Children are extra mouths to feed, but they can also be assets.

Older children may be able to help with serious projects, whether cooking, butchering, or helping set up security systems. But younger children can be team members, too. In Pearl S. Buck’s The Good Earth, the widowed old grandfather gets so excited at the birth of his first grandchild because it means he will have someone to help keep his bed warm in the winter. All of us in cold climates may need that this year.  

Families were happy and had fun together before all of our modern methods of entertainment. The overwhelming majority of kids need to use electronic devices for school (I know mine do!), but we don’t need to depend on them for enjoyment. If we’re stuck with sky-high energy prices this winter and need to severely restrict energy usage, fall back on older methods of having fun.   Here are some more ideas for keeping kids entertained and adults busy without reliance on electricity.

None of this should be taken as any kind of excusing the mess we’re in. We can do our best to cope with hardship, but that doesn’t absolve our leaders from their disastrous decisions. Our energy crisis was completely preventable. The food shortages have been mostly preventable too. 

All we can do is hope for the best but plan for the worst. Making plans to keep our kids mentally healthy and pleasant to be around is part of that.  

How do your own kids keep themselves entertained without the omnipresent devices and video games? Let’s talk about it in the comments.

(Want uninterrupted access to The Organic Prepper? Check out our paid-subscription newsletter.)

About Marie Hawthorne

A lover of novels and cultivator of superb apple pie recipes, Marie spends her free time writing about the world around her.

 

Marie Hawthorne

Marie Hawthorne

A lover of novels and cultivator of superb apple pie recipes, Marie spends her free time writing about the world around her.

Leave a Reply

  • About books…I have a large home library (I am a homeschooler). Free and cheap is how I have acquired most of them from yard sales, public library sales, homeschooling curriculum sales, Goodwill, and the clearance section at Half Price Books. Games can be found in the same places, and I sometimes get them in hopes of replacing missing pieces from the one I already own. This time of year usually you can get notebooks and crayons and colored pencils cheaper than the rest of the year. (Though, there are few notebooks at Walmart this year in Ohio or Kentucky.)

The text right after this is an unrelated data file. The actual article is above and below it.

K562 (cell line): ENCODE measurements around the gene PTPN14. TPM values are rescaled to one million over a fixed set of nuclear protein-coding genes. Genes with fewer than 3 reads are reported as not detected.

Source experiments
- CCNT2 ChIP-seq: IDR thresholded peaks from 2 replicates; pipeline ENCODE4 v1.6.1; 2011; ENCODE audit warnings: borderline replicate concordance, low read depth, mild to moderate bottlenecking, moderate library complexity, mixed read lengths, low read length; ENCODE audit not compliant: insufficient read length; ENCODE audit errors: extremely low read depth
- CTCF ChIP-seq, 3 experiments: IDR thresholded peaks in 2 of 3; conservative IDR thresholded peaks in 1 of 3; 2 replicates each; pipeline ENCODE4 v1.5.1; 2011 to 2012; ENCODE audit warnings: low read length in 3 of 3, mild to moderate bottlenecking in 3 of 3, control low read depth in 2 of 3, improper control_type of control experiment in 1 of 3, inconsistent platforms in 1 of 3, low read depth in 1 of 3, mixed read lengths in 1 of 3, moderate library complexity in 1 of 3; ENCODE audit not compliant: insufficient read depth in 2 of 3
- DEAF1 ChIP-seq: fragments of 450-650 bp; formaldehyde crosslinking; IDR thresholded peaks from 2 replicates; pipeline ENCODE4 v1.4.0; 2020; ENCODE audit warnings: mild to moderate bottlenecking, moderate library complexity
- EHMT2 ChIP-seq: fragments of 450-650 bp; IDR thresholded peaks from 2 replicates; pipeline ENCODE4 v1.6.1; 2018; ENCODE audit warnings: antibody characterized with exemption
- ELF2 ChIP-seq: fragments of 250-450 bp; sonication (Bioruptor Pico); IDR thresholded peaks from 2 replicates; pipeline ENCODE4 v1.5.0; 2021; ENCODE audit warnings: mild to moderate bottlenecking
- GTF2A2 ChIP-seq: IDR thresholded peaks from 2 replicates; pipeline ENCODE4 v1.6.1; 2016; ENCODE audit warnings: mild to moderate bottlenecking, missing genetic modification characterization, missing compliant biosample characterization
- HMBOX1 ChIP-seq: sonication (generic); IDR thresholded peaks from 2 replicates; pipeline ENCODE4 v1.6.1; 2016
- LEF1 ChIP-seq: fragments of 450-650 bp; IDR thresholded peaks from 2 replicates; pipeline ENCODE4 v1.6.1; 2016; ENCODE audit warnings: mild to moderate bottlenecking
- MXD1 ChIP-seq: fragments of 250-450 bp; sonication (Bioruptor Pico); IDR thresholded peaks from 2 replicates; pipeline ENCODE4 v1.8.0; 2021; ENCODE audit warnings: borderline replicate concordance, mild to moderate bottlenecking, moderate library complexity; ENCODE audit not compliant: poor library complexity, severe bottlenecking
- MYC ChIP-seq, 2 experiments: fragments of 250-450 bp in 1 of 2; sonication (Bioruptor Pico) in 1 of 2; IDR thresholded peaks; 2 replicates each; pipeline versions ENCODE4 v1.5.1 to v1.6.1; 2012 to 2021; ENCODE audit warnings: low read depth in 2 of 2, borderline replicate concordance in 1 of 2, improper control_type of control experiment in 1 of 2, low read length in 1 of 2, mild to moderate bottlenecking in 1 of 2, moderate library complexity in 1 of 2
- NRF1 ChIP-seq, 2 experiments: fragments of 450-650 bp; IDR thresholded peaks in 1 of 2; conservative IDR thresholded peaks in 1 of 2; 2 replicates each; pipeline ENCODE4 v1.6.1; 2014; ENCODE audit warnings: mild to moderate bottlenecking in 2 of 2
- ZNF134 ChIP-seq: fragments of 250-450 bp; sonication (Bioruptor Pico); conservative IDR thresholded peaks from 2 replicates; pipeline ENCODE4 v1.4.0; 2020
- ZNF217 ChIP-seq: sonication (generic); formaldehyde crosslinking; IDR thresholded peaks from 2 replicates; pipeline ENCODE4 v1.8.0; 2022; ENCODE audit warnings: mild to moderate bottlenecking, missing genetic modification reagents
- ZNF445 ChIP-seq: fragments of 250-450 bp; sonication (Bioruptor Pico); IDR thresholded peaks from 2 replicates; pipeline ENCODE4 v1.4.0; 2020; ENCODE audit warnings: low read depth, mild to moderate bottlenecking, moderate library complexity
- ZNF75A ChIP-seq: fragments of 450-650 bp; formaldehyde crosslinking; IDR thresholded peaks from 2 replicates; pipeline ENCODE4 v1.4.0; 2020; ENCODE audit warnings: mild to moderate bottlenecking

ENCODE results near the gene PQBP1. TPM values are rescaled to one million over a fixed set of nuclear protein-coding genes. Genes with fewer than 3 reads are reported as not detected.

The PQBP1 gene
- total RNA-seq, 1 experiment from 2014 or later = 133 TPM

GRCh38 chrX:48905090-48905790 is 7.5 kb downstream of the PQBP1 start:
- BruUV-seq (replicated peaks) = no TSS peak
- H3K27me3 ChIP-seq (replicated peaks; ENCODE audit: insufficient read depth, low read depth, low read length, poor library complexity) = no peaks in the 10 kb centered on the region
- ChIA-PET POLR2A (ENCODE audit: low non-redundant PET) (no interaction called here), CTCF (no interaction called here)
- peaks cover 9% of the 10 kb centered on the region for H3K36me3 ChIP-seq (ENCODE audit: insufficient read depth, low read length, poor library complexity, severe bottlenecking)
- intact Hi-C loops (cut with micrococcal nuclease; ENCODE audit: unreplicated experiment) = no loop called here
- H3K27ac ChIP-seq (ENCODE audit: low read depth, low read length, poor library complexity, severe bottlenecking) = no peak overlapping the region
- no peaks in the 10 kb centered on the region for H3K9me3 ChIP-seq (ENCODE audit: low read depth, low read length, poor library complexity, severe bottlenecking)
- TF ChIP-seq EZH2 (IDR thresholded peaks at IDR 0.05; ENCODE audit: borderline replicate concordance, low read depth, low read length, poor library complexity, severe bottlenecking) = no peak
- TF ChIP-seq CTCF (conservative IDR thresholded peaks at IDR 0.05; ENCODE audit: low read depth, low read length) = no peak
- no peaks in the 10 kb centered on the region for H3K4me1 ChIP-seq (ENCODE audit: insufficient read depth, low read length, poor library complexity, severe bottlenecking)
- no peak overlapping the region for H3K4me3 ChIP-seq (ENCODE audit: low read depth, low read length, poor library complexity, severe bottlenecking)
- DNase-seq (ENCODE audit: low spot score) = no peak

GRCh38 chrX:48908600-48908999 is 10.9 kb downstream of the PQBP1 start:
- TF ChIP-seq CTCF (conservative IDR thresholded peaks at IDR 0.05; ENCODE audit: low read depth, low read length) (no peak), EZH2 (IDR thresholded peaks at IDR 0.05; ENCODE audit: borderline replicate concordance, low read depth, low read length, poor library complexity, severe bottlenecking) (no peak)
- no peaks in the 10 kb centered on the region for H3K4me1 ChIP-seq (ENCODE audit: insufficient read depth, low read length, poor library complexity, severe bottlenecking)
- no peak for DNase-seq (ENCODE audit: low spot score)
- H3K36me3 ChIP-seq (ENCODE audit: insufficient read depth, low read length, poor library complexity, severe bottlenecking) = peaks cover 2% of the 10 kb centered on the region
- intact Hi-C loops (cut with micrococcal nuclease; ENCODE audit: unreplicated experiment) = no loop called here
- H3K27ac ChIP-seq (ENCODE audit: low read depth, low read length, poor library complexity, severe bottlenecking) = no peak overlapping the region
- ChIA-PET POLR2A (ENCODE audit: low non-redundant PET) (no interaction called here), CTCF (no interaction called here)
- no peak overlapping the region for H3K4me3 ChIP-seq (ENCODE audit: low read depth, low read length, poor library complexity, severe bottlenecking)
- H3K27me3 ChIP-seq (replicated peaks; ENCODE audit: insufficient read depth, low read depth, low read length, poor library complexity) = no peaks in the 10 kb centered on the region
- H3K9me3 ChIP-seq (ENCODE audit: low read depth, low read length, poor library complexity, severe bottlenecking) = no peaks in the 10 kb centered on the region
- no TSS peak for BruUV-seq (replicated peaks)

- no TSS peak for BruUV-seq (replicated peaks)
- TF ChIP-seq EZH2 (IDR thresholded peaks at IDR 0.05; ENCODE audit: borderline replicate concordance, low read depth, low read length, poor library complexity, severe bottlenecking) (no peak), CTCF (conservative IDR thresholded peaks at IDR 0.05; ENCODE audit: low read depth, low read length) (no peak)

• My oldest daughter and I own a house together. Her daughter lives with us. I have been a prodigious reader since I was a little kid as has my daughter. We have so many books between us we could open a library branch. Granddaughter is five, but she is becoming a good reader for her age. Of course we encourage that through reading a lot ourselves where she can see us and reading aloud to her. As a result, her spoken vocabulary is also extensive and she amazes other adults with some of the words she uses in conversation. She likes to flip through my medical books on anatomy (I used to be a paramedic) and knows the names of a lot of bones and other body parts. I caught her once going through a book I have on the medicolegal investigation of death which has a lot of gruesome photos. She wasn’t fazed a bit.

  • We stocked crayons, coloring books, map pencils, map pencil books, many different skill level games, several beginner level musical instruments,
    lots of notebooks and paper for drawing, older games like ball & jacks, pick up sticks, legos, Tinkertoy, Legos,
    a school microscope with prepared scientific slides, and a battery operated DVD player for a single family movie for the week.
    Most game pieces can be ordered through the game company that made the game although buying another game used could be less expensive.

  • Maybe teaching kids to sew or knit? A useful skill is always handy. I especially like this article because kids are spending way too much time with electronics these days and not getting enough social stimulus. I think this would also help with developing attention span.